Some areas are more exposed than others, facing the risk of two, three or four major disasters, he added. These areas include California, the Pacific Northwest, the upper Mississippi River, the New Madrid fault zone, regions in Oklahoma and the mid-Atlantic coast.

The report lists several perils that may be exacerbated by climate change, including tornadoes, hurricanes and storm surge. But the one with possibly the biggest potential impact is drought, Willis said.

According to the report, fewer than 15,000 miles of high- and ultra-high-voltage transmission lines out of more than 200,000 miles nationwide were exposed to increased wildfire risk in 2015.

Even under moderate global warming scenarios the amount of transmission line exposed to increased wildfire risk is projected to rise by 35 percent by 2040. Exposure would increase 142 percent by 2100 under worst-case scenarios, the report shows.

It’s no surprise drought is a concern for California and the Southwest. But the authors of the report looked further out using some of the more extreme climate model predictions.

“There are areas throughout the Midwest and Southeast that would have drought exposure like we’re seeing in the drier areas now potentially,” Willis said.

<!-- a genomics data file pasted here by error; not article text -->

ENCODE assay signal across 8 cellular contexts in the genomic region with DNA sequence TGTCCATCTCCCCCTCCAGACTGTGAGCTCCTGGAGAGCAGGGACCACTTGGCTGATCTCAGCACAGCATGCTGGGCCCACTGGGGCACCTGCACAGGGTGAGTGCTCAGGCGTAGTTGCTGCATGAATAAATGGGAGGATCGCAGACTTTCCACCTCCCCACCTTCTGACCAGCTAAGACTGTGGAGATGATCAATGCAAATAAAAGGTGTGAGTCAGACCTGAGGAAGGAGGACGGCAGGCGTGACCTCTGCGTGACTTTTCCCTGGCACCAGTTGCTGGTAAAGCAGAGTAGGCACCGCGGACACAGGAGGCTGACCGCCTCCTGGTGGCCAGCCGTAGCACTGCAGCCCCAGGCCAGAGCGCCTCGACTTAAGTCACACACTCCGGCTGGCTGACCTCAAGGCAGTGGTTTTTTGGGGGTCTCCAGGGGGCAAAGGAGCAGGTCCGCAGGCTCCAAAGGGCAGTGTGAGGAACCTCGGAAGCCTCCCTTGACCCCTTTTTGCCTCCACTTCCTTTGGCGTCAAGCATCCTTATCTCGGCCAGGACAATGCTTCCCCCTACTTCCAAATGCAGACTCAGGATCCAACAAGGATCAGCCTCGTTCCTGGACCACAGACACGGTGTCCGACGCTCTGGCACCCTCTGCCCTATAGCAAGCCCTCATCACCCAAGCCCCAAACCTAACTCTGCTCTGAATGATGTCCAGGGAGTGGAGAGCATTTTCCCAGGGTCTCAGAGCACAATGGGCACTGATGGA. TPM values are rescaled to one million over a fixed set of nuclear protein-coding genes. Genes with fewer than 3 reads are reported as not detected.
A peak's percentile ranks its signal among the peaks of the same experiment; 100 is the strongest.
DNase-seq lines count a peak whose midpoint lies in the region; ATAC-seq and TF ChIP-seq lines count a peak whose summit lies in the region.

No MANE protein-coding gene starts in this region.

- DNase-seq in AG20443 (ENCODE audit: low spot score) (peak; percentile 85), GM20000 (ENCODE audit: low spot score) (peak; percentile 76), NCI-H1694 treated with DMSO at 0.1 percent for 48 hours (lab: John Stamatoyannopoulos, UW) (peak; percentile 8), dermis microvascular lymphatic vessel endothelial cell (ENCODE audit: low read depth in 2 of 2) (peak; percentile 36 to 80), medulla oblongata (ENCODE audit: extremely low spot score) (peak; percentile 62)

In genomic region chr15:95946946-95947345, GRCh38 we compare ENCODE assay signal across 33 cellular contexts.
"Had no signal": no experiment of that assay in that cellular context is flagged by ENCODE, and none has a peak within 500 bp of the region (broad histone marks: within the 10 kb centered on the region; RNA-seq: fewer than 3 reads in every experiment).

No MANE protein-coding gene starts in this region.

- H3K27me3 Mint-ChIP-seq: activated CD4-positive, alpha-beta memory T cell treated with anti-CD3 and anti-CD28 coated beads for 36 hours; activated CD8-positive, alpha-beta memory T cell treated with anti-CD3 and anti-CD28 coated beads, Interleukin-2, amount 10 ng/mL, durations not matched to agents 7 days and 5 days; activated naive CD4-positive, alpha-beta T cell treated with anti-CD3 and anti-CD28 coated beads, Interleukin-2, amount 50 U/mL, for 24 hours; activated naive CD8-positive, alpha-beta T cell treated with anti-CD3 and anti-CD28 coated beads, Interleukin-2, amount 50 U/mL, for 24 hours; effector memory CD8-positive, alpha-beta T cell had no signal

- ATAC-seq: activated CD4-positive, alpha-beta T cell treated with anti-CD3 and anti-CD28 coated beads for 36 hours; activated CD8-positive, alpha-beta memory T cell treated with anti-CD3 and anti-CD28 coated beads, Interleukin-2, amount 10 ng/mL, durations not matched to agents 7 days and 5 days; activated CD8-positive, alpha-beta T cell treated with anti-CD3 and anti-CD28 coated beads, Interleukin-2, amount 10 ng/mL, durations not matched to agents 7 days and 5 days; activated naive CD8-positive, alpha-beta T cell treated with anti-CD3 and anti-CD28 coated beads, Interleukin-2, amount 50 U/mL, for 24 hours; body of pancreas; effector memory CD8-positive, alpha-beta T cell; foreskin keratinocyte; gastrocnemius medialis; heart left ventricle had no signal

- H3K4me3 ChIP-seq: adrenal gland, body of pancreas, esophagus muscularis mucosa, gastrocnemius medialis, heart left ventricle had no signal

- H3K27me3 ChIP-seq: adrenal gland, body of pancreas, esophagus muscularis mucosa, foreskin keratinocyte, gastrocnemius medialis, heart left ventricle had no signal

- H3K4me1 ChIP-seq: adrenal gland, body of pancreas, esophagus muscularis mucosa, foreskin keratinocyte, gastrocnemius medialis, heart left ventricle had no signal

According to the report, population growth and shifts, particularly in the Atlantic, Gulf, and Pacific coasts, are also expected to increase the exposure of infrastructure to natural hazards.

Like many reports on climate change, this one acknowledges there’s not enough data to predict with any degree of certainty how bad things could get.

In fact, the report calls attention to the need for more granular information to be gathered about “specific natural hazard exposure and the specific infrastructure communities will need to respond effectively to climate change induced natural hazard exposure changes.”

The “more study is needed” potboiler is a bit stale, Willis acknowledged.

“That sometimes is a throwaway line, ‘More study is needed,’ but in this case its true,” he said.

The exposures presented in the report are for the most part “lower bound on current and future exposures due to limits in infrastructure data, natural hazard data, and understanding of the effects of climate change,” the report states.

It lists the most significant data gaps:

Incomplete baseline data for several hazards and areas, in particular for riverine flooding and areas where coastal flood maps are not available, which include the state of Louisiana and parts of Florida; lack of probabilistic exposure data for several hazards, especially ice storms, drought, and wildfires; uncertainty about the effects of climate change on many hazards, especially riverine flooding and hurricane winds; inadequate detail for infrastructure data to support risk analysis; lack of complete data for Alaska, Hawaii and U.S. territories; uncertainty about where and how future infrastructure development will occur.

Willis emphasized that the data used was conservative.

“We looked at what we know now about exposures,” he said. “This is an underestimate of what exposures will be in the future because science doesn’t know about what these effects will be.”

He added, “But even as an underestimate, we see potential changes in exposure.”

Past columns: